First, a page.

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Renting: be wary of signing ‘reservation’ contracts

Raymundo Larraín Nesbitt, September, 21. 2020

Marbella-based Larraín Nesbitt Abogados (LNA) has over 17 years' taxation & conveyancing experience at your service. We offer a wide range of 50 legal and corporate services. Our team of native English-speaking lawyers and economists have a long track record successfully assisting expats all over Spain.

You can review here our client’s testimonials.

Article copyrighted © 2020. Plagiarism will be criminally prosecuted.

 

By Raymundo Larraín Nesbitt
Lawyer - Abogado
21st of September 2020

Spain is a very open country that accommodates people from all walks of life. The friendliness of Spanish people, coupled with its gorgeous weather and active nightlife, makes it a very attractive proposition to spend time living and enjoying life in a liberal society. Most people will dip their toes by renting out property before committing to buying, which is a very sensible thing to do and we strongly advise it in all our conveyance articles. You should always rent out first in the area you fancy living in to see how it works out for you.

Last week I had to deal with a case in Barcelona that is a prime example of why you should be wary of signing reservation contracts on renting in Spain.

With the excuse the property was in a highly sought-after location, and someone else could snag it, the tenants were forced to pay a non-refundable deposit equivalent to one month’s rental to strike the property off the market for the next 30 days.

The problem was that the tenants had not seen the final contract itself, only this pre-contract reserving the property which was only a few paragraphs long and didn’t go into any details. Once signed, a few days later they emailed them a copy of the proposed rental contract, which I reviewed.

The second (and final) contract was a prime example of abusive clauses. Not only did the landlord force the tenants to pay for all the normal expenses (i.e. water, gas and electricity) but also for the community of owner’s fees, local taxes (even garbage collection), and also for the annual maintenance of the (worn out) heater! On top of this abuse, they also made the tenants responsible for any and all damages to water pipes, electrical grid, rooftop, drainage and gutters! This is a problem, because as the property was fairly old, it was highly likely there were hidden issues not apparent to the naked eye the tenant was unaware of.

Needless to say, the contract was a total rip off. The problem was that as they had already signed a ‘pre-contract’ with the estate agency, and it specifically stated the reservation deposit was non-refundable; if they did not sign the lease, they would forfeit a whole month’s deposit, which was a lot of money. Although a sizeable loss, it was always better than getting into a long-term contract (five years plus) with such abusive one-sided conditions that could prove most onerous on the long run.

On negotiating, you always have leverage until you part with your money. Don’t fall for the drivel of blindly signing pre-contracts, or reservation contracts, only because you are being railroaded into signing them. It’s just standard sales pitch, and it’s poppycock.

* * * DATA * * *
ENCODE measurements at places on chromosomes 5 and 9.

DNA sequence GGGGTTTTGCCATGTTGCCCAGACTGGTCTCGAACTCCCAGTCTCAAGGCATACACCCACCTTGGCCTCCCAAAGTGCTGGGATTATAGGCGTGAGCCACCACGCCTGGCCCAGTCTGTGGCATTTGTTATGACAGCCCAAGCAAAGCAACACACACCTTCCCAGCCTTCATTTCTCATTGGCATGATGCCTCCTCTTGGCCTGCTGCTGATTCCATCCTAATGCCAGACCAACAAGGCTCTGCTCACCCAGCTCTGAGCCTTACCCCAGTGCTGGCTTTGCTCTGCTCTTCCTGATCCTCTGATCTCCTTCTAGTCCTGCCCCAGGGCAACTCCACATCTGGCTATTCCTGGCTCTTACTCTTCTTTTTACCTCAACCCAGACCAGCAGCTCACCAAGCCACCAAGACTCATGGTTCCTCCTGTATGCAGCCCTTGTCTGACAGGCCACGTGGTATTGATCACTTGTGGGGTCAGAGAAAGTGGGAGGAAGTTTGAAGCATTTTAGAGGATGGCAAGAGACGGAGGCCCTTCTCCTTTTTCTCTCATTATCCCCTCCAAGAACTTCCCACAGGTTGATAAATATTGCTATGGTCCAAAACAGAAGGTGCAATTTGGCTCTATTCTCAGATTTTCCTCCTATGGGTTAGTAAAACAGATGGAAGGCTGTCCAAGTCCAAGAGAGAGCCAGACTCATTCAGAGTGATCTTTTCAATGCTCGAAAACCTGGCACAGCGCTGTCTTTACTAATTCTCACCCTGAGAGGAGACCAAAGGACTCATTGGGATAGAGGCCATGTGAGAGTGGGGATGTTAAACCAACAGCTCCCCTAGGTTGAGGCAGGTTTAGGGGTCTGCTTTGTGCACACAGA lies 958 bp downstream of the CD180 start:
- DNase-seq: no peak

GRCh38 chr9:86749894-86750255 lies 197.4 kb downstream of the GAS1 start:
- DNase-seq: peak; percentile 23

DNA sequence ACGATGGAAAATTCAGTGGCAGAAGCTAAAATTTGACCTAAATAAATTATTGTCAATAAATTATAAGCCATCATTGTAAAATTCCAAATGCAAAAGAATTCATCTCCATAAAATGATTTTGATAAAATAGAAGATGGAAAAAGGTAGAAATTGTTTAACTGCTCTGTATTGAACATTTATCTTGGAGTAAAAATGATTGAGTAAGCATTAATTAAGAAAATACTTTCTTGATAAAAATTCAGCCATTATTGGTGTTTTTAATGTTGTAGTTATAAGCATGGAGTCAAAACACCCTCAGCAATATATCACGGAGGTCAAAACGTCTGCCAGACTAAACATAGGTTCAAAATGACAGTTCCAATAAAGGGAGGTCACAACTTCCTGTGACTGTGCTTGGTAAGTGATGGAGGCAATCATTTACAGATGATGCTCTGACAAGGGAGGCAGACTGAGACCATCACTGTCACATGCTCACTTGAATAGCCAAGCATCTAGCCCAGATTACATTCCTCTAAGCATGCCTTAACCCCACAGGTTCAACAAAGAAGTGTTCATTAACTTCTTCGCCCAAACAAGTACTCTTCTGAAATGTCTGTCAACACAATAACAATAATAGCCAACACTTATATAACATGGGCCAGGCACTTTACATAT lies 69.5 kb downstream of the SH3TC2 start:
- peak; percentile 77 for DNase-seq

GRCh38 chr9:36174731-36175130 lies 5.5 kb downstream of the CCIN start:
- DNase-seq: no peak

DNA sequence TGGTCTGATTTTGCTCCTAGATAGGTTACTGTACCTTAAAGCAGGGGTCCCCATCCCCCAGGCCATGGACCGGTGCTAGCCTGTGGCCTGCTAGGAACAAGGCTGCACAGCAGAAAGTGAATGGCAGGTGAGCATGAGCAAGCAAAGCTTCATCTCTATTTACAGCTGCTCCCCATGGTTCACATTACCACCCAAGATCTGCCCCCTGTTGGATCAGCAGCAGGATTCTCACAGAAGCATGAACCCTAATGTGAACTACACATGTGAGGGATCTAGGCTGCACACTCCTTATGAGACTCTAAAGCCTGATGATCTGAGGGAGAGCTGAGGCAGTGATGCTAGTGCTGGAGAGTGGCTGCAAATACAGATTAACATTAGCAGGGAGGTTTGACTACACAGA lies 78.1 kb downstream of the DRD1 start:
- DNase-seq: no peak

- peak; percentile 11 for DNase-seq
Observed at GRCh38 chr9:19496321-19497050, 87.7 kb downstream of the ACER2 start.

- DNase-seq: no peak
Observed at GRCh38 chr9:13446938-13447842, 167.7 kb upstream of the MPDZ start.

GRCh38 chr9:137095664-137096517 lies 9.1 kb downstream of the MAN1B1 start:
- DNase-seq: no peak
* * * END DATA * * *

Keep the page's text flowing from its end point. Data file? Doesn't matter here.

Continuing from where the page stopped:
Although this proved to be an expensive experience for them, we can glean a valuable lesson that is useful to legions of other would-be tenants, particularly in large cities such as Madrid and Barcelona. The lesson one takes from this is that you NEVER pay a penny unless you are first shown the wording of the final rental contract

"Every pound is a prisoner.” Margaret Nesbitt

 

Larraín Nesbitt Abogados, small on fees, big on service

LNA is a law firm specialized in conveyancing, taxation, residency, inheritance, and litigation. We will be very pleased to discuss your matter with you. You can contact us by e-mail at info@larrainnesbitt.com, by telephone on (+34) 952 19 22 88 or by completing our contact form. 

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Rental-related articles

 

Article originally published at IDEALISTA: Renting: be wary of signing ‘reservation’ contracts

Please note the information provided in this article is of general interest only and is not to be construed or intended as substitute for professional legal advice. This article may be posted freely in websites or other social media so long as the author is duly credited. Plagiarizing, whether in whole or in part, this article without crediting the author may result in criminal prosecution. VOV.

2.020 © Raymundo Larraín Nesbitt. All Rights Reserved.

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Huge bargains available in long-term rentals in Spain

Raymundo Larraín Nesbitt, September, 11. 2020

Marbella-based Larraín Nesbitt Abogados (LNA) has over 17 years' taxation & conveyancing experience at your service. We offer a wide range of 50 legal and corporate services. Our team of native English-speaking lawyers and economists have a long track record successfully assisting expats all over Spain.

You can review here our client’s testimonials.

Article copyrighted © 2020. Plagiarism will be criminally prosecuted.

 

By Raymundo Larraín Nesbitt
Lawyer - Abogado
11th of September 2020

 

Although I’m guilty as anyone of reporting the negative impact of Covid-19 in the Spanish real estate market, the fact is that it has also opened up a slew of new opportunities well-worth looking into.

I had already reported at large in previous articles how the virus outbreak has created a number of singular buying opportunities for savvy investors with steep discounts (understatement).